Joseph Keech

So Joseph, tells us a little more about yourself and why you decided to study design engineering

“I decided to study design engineering because I love taking on projects that allow me to create products that help and benefit people. My desire to help people came from an early age when I accompanied my grandmother on a trip that I had helped to plan, to Lourdes in France, for severely disabled children and adults. I could see how much everyone enjoyed the trip and what it meant to them to get the assistance they needed to be able to travel – something that  many people take for granted.”

What made you choose BU?

“I chose to study at BU over other universities because I felt like I was going to be part of a design community who were willing to help and improve my skills, not only in design and engineering but in writing and drawing too.

“The projects that have formed this four year degree have been interesting because they have enabled me to explore different areas of design and engineering. An example of this would be the ‘Tank project’. This involved a research trip to Bovington Tank Museum. There we were able to interact with WWII tanks and bring back the knowledge we had gained to re-design the track and sprocket of a tank.

“Taking part in competitions such as the IMechE challenge is also encouraged. This national challenge saw our BU team competing with a variety of different universities.  We came in second place, which was a huge achievement.

“Another positive addition to my time at university was the opportunity to go on a placement. I worked at a robotics company which boosted my confidence in design and reassured me that being an engineer was definitely what I wanted to do as a career.  I gained additional knowledge and skills going in to my final year that have also prepared me for life after university.”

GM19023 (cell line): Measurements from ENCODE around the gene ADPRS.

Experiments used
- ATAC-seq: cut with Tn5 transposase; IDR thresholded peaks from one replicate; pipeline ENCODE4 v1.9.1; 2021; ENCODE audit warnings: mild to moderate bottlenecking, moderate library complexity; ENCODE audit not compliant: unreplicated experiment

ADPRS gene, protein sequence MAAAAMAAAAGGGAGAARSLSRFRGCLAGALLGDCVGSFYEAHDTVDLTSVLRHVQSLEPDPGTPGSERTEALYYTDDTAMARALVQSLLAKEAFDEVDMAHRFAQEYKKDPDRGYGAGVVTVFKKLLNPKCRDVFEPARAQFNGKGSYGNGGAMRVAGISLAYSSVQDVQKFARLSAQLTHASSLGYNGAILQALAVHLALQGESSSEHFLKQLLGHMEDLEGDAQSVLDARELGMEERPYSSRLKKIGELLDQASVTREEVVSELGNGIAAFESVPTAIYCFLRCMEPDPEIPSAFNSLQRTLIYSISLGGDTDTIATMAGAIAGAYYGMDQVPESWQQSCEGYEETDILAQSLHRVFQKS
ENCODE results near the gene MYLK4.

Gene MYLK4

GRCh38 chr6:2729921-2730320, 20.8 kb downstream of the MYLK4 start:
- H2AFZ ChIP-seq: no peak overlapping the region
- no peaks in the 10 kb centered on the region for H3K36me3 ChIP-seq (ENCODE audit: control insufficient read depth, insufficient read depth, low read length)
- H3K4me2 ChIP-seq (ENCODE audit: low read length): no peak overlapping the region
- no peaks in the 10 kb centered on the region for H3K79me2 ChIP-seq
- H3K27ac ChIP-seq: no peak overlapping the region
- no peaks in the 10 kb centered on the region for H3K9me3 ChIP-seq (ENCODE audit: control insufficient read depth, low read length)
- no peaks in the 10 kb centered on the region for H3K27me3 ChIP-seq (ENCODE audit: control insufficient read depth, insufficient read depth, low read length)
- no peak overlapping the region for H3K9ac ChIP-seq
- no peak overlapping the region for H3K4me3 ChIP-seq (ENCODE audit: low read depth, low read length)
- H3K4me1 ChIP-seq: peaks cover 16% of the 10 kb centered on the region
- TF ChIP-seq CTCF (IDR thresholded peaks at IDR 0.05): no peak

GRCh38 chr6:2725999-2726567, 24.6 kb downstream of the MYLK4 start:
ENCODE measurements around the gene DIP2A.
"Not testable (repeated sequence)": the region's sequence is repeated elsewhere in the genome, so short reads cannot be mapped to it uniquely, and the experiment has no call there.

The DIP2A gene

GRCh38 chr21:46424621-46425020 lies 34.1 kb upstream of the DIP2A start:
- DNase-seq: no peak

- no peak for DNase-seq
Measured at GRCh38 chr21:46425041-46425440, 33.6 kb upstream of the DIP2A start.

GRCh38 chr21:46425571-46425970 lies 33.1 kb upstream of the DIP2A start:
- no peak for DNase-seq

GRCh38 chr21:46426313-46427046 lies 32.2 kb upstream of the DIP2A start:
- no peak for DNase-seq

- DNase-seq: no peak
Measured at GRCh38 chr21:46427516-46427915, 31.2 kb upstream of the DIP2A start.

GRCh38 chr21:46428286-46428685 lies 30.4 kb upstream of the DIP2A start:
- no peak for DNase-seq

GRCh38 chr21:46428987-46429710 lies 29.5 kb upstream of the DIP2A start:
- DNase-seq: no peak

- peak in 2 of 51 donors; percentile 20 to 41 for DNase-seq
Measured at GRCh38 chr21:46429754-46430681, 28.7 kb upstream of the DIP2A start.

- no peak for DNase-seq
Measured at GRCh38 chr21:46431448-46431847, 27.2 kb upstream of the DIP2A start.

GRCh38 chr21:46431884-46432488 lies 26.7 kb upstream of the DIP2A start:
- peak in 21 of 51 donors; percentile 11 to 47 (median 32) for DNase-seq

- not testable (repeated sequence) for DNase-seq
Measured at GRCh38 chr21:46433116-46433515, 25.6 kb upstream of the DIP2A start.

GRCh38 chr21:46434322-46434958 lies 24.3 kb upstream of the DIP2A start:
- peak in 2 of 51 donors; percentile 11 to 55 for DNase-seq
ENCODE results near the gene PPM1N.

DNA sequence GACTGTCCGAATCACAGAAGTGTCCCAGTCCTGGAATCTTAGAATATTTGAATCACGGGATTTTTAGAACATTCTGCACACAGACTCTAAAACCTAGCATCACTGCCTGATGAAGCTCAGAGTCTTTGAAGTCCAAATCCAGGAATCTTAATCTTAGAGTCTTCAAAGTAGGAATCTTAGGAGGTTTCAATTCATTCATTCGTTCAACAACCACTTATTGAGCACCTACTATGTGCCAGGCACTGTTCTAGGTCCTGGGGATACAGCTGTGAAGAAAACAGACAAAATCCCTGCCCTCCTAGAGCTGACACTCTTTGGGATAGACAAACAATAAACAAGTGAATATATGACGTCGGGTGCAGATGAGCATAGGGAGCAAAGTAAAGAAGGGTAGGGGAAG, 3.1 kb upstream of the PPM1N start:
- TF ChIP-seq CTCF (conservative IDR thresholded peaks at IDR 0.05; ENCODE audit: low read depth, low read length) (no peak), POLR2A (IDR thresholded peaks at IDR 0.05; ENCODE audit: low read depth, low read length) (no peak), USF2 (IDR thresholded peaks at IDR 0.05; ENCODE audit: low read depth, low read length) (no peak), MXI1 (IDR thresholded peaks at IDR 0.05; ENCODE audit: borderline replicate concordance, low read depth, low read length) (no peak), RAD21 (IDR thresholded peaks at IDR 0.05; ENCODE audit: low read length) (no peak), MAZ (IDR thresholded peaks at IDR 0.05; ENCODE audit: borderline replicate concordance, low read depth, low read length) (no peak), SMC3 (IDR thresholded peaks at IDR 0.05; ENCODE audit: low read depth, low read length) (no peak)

Part of your BSc (Hons) Design Engineering course is taking part in BU’s FoDE, where students showcase their designs, models and prototypes. Can you talk us through your project and your reasons for choosing this subject area in particular?

“For my final year project I was approached by an occupational therapist to design a product that would assist a patient who suffered with polio and had recently had a stroke. Following the stroke the patient had been left with shortened limbs, reduced mobility and a lack of grip in his hands.

“My focus for the project was the patients struggle to get himself dressed, more specifically pulling up his trousers. My aim was to provide a product that would help with this everyday task using a simple operating system, incorporating flexible adjustment and a gripping mechanism that could be controlled with one hand.

“Lots of us take dressing ourselves for granted, sadly for some, what we consider to be a simple everyday task is not possible without the assistance of others. I hope my design will solve this particular problem and will inspire other similar designs to assist those less able than others.”

What do you think are the benefits of taking part in the FoDE?

“FoDE helps to showcase all the hard work that goes in to your time at university. It is an opportunity to present your designs and ideas to potential employers and companies interested in investing money in projects covering a variety of themes, aims and functions.”

Where to next? What are your career plans?

“After graduating I am going back to my placement company to continue my work in engineering. I’ll be working as an Assistant Production Engineer producing automated systems.

“My future plans are to apply for a Master’s degree and work towards becoming a Chartered Engineer, hopefully with support and financial assistance from the company I am working for. I am also currently awaiting the results of an application to the Creative Conscience Awards for a project around the hard of hearing that I completed last year with a graphic design student, now graduate, from Kingston University.”

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Christopher Lane, BSc (Hons) Product Design

Chris is exhibiting CineClimb, a compact remote-controlled action camera mount that allows climbers to dynamically capture unique and stunning video footage of themselves.